More on reionisation

The universe has been expanding for 13 billion years

On Wednesday I talked about reionisation and how many of the new telescopes being designed are to study this side of astronomy. But what exactly does this mean? Well, ionisation just means that the electrons of an atom are separated from the protons and neutrons. This usually requires a lot of energy, especially if it occurs over a large area. When the universe began after the big bang (the far left of the picture), everything was close together and extremely hot. For a while even the quarks that make up protons and neutrons were independent of each other. Over time the universe grew and the temperature decreased. Quarks recombined into particles, electrons recombined with protons, leaving us with mostly neutral hydrogen, all across the universe.

Now, astronomers can’t see much from neutral hydrogen. It’s too cool to emit much EM-radiation as light, infra red or radio waves that telescopes can pick up. Today, however, we see lots of radiation – from stars, galaxies, black holes, quasars and ionised gas. If the universe was neutral 12 billion years ago, what caused it to reionise? Probably, the first stars caused this change. Over huge periods of time tiny variations in the density of the universe caused the hydrogen to collapse into stars, whose light then ionised the regions around them. By studying the ‘bubbles’ of ionisation so long ago we can work out why the universe has the structure we see today.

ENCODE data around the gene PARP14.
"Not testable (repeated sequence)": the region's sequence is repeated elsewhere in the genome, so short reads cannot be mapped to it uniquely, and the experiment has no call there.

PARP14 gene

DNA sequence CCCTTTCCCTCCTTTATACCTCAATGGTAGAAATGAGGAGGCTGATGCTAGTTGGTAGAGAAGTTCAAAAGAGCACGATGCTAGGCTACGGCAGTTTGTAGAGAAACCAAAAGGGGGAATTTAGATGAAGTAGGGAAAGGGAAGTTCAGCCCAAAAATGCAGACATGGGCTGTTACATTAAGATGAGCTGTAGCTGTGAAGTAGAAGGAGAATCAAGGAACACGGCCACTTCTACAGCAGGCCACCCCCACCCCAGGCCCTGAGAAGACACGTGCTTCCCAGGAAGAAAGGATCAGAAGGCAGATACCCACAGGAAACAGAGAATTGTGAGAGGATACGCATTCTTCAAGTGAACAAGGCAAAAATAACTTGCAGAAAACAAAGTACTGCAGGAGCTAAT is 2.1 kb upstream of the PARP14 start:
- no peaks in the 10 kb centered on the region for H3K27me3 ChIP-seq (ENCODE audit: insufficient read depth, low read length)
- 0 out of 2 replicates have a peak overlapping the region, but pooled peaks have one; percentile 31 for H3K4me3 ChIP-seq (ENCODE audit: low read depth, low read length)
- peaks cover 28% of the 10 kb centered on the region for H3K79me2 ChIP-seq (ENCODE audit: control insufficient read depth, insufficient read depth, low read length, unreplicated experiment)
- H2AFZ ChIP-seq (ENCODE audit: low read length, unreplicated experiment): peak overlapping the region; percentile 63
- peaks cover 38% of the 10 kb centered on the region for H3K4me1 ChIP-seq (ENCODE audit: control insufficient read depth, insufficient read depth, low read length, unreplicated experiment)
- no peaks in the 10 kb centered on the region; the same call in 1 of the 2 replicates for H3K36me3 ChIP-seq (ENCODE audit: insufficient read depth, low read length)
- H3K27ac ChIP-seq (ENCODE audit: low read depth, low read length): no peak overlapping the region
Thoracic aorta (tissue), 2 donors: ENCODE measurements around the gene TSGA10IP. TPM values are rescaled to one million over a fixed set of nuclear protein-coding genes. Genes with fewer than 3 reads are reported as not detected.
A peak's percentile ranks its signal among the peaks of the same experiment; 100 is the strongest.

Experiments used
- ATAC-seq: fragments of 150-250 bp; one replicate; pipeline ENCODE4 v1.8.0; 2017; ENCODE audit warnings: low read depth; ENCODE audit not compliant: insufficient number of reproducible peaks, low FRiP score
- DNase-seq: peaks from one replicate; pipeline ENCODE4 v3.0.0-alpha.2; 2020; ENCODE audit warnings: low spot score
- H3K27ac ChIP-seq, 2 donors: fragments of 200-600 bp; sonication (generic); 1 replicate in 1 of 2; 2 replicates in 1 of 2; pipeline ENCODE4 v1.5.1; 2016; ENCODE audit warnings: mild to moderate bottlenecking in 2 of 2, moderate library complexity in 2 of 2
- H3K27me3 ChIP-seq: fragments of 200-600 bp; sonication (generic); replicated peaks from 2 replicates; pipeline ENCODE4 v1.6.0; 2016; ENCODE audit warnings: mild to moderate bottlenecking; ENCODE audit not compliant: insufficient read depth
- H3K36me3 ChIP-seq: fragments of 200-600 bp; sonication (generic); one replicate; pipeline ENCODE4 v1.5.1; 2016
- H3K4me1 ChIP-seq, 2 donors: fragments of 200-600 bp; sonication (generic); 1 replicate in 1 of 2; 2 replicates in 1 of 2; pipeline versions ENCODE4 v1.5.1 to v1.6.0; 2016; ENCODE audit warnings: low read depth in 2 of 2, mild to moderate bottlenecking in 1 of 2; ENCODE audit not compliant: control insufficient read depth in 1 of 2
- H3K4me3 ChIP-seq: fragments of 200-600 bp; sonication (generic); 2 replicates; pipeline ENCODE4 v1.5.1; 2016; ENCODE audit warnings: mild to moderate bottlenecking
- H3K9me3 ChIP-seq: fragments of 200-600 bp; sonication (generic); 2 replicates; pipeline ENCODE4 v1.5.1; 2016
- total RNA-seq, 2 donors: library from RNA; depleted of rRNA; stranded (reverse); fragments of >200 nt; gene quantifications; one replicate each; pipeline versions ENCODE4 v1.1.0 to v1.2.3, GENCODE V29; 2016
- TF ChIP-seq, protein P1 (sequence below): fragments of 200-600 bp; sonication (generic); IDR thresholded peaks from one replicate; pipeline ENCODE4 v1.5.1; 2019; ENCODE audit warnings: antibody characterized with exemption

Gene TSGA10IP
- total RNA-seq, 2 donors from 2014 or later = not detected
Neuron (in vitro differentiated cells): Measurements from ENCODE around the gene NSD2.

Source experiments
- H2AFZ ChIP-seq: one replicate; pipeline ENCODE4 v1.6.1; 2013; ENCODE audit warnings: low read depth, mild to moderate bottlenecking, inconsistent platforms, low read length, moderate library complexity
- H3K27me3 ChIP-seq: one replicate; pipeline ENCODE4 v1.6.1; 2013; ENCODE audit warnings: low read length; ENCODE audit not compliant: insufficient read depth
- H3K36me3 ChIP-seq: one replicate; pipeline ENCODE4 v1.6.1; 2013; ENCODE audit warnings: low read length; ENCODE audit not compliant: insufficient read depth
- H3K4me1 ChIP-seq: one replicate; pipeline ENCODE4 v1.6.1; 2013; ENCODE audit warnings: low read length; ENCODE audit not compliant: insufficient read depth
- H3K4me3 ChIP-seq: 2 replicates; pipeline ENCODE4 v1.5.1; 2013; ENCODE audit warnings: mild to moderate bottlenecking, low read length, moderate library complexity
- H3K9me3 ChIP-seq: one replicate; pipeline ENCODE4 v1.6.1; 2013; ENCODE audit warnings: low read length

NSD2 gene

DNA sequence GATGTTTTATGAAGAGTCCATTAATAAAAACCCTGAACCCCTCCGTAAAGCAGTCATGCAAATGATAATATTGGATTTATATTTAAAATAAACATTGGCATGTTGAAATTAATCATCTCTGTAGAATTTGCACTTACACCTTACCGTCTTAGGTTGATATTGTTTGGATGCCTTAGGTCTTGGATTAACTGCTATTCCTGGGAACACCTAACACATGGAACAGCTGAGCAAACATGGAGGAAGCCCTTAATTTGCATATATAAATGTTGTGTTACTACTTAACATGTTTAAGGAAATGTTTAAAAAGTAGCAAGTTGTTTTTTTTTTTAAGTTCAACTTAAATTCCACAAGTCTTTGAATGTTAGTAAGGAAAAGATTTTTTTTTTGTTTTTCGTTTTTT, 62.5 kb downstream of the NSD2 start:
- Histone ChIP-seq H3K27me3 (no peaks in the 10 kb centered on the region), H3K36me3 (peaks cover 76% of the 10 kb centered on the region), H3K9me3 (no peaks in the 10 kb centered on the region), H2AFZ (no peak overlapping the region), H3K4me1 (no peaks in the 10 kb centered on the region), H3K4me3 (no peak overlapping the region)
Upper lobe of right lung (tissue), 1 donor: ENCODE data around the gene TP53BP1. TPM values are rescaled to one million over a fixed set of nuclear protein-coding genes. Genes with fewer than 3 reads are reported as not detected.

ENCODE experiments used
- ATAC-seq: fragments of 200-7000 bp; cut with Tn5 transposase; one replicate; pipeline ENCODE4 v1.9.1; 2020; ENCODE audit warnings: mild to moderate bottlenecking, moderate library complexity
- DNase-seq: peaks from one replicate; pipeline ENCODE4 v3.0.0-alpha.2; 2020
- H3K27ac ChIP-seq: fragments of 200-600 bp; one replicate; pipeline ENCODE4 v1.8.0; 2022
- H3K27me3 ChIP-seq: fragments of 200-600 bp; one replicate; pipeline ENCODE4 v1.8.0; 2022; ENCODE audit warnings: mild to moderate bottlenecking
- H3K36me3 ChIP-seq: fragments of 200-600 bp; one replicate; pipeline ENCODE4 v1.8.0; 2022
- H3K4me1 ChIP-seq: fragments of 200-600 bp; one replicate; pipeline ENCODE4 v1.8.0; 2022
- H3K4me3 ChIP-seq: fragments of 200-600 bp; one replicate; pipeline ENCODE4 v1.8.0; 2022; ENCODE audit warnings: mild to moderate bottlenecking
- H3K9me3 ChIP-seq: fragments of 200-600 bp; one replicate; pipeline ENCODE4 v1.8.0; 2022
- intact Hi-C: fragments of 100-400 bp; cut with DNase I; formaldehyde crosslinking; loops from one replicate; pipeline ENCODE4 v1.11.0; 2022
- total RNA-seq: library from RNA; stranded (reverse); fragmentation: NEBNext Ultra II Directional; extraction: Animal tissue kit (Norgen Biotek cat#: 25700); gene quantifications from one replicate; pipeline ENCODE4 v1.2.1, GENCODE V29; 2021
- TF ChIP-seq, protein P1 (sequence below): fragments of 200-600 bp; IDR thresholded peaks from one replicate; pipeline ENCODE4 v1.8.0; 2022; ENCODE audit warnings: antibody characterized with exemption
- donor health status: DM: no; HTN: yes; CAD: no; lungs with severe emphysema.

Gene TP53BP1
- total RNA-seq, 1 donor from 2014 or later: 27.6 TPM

Astronomers have never seen that far back before in the key Radio and Infrared regions. The telescopes of the last fifty years just don’t have the power, as Scotty might say. The further back through time you want to look, the further the light has to travel and the fainter the signal. With the advances in computer technology over the last twenty years, we can finally start building equipment capable of seeing those first stars and galaxies. If people are interested, I’ll post the occasional update on how telescopes like JWST and SKA are progressing.

[photo by Nasa’s WMAP team via JSWT Science Case]